Between 2001 and 2007, samples from three California native plants showing canker symptoms were submitted to the California Department of Food and Agriculture's Plant Pest Diagnostics laboratory. Giant sequoia (Sequoiadendron giganteum) and coast redwood (Sequoia sempervirens) showed branch cankers and dieback, whereas tanoak (Lithocarpus densiflora) had bleeding bole cankers. Samples were collected from mature trees in private landscapes in El Dorado, Sacramento, and Alameda counties in California. A fungus was isolated on one-half strength acidified potato dextrose agar (APDA) from the canker margins of all three hosts. Colonies were moderately fast growing, initially white, later turning olivaceous black. Pycnidia developed singly or in small groups and contained conidia that measured 18 to 29 × 6 to 8 μm (average 21.5 × 6.8 μm). Conidia were aseptate, hyaline, and fusiform, with truncate bases. rDNA sequences of the internal transcribed spacer (ITS) region of the isolates (GenBank JQ282157 through JQ282159), amplified using primers ITS1 and ITS4 (2), were 100% identical to the holotype isolate of Neofusicoccum nonquaesitum Inderb., Trouillas, Bostock & Michailides (1) by a BLAST query (GenBank GU251163). Pathogenicity of the N. nonquaesitum isolate from giant sequoia (CDFA4) was tested on five saplings using cultures grown on APDA for 14 days. A single wound was made approximately 2 cm above the soil line on the cambium of each plant using a 3-mm cork borer. One 3-mm colonized agar plug was placed on each wound and secured with Parafilm. Plugs of APDA were placed onto wounds of five plants as controls. All plants were kept in a growth chamber at 23°C with a 12-h photoperiod. After 4 days, Parafilm was removed to reveal dark brown cankers measuring 12 to 43 mm long on the inoculated plants. Fourteen days after inoculation, cankers were black, sunken, and measured 79 to 117 mm (average 91.4 mm) long. Most of the inoculated plants were wilted with chlorotic to necrotic foliage. Mature pycnidia with cirri developed in most of the cankers. N. nonquaesitum was reisolated on APDA from all of the cankers. No symptoms developed on the control plants. The experiment was repeated once with similar results. Botryosphaeria dothidea, also in the Botryosphaeriaceae, has been reported to cause similar cankers on giant sequoia and coast redwood in California (3). However, rDNA sequencing of the ITS region of this isolate obtained from the American Type Culture Collection (ATCC 60344) (GenBank JQ284384) showed it matched the type specimen of Neofusicoccum australe (GenBank GU251219), not our isolate. To our knowledge, this is the first report of N. nonquaesitum as a pathogen of giant sequoia in North America. This study expands the host range of N. nonquaesitum from almond (Prunus dulcis), California bay (Umbellularia californica), and blueberry (Vaccinium spp.) (1) to include giant sequoia, coast redwood, and tanoak, which are economically important trees in California forests and landscapes.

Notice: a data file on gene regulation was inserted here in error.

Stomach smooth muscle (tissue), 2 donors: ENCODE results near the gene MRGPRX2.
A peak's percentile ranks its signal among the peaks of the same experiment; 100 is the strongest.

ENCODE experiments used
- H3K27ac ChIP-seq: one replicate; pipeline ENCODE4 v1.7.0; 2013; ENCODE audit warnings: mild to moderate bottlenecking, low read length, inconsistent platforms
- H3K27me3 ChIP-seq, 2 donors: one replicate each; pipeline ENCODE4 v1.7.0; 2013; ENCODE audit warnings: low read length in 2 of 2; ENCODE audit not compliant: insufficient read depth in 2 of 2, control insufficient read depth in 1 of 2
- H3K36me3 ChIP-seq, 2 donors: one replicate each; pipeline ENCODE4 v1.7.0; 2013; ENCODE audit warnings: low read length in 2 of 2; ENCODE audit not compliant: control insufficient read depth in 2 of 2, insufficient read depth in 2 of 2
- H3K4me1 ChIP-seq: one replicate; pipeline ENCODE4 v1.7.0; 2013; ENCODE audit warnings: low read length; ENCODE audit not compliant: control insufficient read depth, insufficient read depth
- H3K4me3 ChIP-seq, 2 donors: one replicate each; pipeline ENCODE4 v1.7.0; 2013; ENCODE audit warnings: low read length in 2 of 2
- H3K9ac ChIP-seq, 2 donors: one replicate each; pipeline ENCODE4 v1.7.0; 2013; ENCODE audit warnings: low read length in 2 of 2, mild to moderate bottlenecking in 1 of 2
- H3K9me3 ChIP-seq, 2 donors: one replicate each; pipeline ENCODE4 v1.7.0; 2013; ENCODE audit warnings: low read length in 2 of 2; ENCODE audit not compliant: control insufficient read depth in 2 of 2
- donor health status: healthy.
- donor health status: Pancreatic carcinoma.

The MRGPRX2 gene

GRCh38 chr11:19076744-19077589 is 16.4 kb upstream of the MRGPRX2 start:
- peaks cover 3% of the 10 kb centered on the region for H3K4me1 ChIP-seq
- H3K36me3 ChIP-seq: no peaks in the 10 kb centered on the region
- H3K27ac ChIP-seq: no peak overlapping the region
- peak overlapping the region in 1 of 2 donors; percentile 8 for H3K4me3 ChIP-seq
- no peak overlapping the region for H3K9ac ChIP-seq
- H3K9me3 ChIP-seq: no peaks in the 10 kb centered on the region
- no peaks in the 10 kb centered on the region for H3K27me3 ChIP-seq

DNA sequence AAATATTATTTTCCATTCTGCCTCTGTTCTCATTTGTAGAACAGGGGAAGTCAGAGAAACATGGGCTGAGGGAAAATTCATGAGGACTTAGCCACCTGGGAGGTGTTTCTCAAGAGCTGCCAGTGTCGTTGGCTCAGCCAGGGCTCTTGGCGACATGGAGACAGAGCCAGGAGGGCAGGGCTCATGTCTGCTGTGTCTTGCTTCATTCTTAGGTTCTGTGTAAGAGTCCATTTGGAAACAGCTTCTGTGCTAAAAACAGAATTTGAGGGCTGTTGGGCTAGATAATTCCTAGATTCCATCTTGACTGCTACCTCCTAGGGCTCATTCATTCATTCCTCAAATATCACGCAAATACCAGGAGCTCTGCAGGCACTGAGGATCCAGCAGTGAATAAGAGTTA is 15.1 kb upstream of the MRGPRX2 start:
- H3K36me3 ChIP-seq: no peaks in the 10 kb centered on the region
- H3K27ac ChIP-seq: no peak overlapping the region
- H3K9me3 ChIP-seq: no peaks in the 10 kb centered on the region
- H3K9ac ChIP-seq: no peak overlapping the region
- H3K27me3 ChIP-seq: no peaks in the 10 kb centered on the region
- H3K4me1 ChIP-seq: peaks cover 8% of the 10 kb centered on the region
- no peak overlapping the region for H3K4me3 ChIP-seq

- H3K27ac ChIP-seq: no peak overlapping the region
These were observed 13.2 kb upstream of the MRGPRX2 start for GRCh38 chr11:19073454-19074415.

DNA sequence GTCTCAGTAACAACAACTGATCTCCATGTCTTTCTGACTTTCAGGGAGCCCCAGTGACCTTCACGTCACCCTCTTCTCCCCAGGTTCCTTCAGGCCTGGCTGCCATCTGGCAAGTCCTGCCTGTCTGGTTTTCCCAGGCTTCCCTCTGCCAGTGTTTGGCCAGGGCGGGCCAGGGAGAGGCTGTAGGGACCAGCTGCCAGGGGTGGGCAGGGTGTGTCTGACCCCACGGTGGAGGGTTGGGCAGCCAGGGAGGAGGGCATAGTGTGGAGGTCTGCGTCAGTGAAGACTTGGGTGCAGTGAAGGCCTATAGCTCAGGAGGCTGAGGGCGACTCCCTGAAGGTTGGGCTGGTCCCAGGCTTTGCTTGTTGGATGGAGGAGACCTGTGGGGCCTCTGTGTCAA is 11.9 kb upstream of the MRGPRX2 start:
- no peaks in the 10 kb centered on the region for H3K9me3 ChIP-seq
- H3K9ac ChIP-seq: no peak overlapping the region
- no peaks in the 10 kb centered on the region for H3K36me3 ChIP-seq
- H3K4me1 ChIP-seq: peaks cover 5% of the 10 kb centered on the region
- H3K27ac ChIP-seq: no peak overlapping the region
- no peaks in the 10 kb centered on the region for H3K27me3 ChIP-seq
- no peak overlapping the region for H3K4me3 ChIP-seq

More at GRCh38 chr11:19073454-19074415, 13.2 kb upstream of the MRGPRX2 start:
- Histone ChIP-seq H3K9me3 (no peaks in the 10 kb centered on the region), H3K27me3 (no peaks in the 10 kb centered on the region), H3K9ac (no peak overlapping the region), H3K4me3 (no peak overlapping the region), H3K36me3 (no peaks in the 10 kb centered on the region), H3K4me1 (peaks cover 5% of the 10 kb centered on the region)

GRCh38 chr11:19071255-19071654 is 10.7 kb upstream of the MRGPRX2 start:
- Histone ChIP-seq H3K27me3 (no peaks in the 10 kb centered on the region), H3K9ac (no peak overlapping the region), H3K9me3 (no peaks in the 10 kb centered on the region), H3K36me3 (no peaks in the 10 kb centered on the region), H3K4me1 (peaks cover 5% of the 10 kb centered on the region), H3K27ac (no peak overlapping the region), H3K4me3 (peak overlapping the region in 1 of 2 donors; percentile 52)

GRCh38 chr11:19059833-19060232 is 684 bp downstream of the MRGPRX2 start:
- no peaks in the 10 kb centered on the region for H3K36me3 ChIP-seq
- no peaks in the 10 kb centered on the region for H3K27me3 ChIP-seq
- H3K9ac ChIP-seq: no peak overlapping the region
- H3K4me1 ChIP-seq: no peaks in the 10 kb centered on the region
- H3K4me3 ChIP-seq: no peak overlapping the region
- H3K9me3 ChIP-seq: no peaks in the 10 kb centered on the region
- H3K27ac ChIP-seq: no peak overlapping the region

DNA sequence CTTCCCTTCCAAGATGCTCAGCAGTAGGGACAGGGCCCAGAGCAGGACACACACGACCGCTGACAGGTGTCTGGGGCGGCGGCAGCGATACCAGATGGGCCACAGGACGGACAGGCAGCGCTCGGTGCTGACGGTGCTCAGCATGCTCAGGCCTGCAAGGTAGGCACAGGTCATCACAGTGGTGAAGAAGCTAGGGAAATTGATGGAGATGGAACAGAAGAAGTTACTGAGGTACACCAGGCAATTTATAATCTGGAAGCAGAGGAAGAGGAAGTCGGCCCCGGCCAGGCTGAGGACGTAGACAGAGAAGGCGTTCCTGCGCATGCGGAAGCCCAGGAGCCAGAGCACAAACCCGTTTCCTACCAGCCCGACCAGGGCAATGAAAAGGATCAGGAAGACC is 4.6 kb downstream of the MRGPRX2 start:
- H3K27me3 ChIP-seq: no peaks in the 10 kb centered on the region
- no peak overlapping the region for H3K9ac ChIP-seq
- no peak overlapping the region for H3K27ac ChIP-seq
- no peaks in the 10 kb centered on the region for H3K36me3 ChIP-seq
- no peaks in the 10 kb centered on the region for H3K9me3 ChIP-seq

References: (1) P. Inderbitzin et al. Mycologia 102:1350, 2010. (2) T. J. White et al. Page 315 in: PCR Protocols: A Guide to Methods and Applications. Academic Press, San Diego, CA, 1990. (3) J. J. Worrall et al. Plant Dis. 70:757, 1986.